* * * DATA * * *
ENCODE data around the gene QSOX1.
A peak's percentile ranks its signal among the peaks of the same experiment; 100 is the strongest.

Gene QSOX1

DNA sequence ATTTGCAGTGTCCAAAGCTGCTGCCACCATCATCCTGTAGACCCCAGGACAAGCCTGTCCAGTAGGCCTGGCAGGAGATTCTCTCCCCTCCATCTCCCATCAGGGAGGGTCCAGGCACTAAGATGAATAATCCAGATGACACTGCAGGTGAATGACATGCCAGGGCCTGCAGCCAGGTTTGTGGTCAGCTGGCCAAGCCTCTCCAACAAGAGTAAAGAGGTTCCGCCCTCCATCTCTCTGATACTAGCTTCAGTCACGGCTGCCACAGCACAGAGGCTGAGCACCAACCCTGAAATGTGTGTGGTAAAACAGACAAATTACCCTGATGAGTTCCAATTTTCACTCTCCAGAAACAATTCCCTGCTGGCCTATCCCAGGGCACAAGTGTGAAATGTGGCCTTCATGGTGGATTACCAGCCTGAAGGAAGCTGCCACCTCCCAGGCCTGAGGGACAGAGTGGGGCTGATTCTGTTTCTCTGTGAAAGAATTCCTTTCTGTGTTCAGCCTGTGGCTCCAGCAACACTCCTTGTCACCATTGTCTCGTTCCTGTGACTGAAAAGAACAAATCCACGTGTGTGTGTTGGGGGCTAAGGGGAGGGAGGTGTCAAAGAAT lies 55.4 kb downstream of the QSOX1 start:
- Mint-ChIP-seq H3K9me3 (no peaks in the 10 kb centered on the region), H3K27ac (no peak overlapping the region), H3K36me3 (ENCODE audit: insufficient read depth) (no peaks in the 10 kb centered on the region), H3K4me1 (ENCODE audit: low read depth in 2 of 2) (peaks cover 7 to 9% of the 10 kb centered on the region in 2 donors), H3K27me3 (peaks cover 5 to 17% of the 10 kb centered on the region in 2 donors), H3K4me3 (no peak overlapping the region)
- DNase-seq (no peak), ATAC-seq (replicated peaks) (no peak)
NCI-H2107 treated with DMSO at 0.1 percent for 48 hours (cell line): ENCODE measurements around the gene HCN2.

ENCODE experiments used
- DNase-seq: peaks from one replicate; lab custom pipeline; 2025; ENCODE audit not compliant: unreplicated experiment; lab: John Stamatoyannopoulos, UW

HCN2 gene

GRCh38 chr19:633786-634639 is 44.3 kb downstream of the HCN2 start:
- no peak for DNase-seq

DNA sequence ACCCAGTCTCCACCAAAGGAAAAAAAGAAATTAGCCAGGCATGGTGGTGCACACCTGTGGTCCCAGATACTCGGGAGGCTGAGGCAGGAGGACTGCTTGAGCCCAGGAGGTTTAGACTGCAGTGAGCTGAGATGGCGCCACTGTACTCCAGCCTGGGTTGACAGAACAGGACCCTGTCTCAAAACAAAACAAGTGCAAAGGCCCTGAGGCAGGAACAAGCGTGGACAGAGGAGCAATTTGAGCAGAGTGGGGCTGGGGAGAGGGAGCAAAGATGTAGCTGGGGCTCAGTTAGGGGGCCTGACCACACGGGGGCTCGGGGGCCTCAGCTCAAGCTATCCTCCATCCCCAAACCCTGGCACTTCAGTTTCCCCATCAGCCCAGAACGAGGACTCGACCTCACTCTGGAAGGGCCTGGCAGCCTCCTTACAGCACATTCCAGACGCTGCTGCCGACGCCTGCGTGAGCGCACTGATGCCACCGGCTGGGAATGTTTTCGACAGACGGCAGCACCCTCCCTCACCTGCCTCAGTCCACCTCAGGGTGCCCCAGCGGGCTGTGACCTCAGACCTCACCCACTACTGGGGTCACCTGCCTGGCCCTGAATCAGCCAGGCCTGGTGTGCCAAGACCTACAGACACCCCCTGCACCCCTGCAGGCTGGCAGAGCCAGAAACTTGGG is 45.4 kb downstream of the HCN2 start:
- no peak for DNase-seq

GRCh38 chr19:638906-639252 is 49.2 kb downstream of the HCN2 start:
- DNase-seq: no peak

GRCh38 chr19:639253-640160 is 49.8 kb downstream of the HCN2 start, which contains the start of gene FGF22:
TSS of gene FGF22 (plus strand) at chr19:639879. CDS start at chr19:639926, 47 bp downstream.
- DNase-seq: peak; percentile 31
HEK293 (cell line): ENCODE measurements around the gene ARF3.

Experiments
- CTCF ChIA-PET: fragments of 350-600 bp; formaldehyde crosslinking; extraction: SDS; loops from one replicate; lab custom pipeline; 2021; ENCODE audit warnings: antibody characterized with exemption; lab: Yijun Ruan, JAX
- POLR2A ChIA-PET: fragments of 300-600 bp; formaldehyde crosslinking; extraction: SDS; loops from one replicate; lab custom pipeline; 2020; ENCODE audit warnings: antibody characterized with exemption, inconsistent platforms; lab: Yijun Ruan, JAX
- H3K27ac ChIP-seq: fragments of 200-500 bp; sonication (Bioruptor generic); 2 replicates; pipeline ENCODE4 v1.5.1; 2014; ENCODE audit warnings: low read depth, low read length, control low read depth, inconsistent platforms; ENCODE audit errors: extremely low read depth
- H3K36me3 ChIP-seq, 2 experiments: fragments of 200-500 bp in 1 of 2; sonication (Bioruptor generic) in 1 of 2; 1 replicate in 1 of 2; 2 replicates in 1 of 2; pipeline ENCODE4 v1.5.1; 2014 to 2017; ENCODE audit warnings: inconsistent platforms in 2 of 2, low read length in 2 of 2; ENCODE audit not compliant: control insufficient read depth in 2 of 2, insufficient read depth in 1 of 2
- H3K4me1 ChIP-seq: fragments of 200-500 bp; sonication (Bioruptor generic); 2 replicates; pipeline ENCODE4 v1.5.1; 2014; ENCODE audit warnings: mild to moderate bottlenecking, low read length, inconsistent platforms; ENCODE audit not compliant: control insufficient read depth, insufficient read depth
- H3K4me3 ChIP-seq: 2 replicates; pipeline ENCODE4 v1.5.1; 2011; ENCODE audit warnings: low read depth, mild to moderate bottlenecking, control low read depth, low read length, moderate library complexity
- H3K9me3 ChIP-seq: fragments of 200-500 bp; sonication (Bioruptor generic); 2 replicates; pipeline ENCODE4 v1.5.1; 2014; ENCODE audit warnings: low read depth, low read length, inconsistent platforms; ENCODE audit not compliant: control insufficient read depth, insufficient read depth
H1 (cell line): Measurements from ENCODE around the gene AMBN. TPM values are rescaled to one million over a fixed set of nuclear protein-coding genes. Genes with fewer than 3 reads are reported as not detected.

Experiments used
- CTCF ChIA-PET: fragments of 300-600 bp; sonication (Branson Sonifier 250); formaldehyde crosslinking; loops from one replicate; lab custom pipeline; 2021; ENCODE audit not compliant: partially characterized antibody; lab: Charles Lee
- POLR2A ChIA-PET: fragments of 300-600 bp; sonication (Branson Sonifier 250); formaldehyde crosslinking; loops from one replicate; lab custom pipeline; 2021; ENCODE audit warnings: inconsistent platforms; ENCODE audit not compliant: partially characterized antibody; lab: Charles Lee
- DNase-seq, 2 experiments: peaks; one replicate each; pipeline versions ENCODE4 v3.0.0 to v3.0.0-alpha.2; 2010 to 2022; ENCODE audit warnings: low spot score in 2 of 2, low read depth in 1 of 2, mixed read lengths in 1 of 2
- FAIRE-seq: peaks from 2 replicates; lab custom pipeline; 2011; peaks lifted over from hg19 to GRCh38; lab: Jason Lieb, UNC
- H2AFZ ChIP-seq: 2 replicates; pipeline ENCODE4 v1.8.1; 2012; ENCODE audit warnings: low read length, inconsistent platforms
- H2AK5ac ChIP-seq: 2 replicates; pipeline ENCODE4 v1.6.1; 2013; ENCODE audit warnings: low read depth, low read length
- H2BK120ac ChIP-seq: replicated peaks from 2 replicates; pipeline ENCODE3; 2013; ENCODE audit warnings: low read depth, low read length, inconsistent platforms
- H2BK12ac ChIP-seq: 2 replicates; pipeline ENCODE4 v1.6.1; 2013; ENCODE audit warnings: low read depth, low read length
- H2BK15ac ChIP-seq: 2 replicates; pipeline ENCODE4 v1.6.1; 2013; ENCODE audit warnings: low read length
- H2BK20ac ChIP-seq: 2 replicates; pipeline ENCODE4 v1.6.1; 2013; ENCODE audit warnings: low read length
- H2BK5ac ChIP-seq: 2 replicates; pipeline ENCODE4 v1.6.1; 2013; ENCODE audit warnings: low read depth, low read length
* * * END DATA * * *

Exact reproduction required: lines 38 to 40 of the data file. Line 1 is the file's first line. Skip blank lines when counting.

- H2BK12ac ChIP-seq: 2 replicates; pipeline ENCODE4 v1.6.1; 2013; ENCODE audit warnings: low read depth, low read length
- H2BK15ac ChIP-seq: 2 replicates; pipeline ENCODE4 v1.6.1; 2013; ENCODE audit warnings: low read length
- H2BK20ac ChIP-seq: 2 replicates; pipeline ENCODE4 v1.6.1; 2013; ENCODE audit warnings: low read length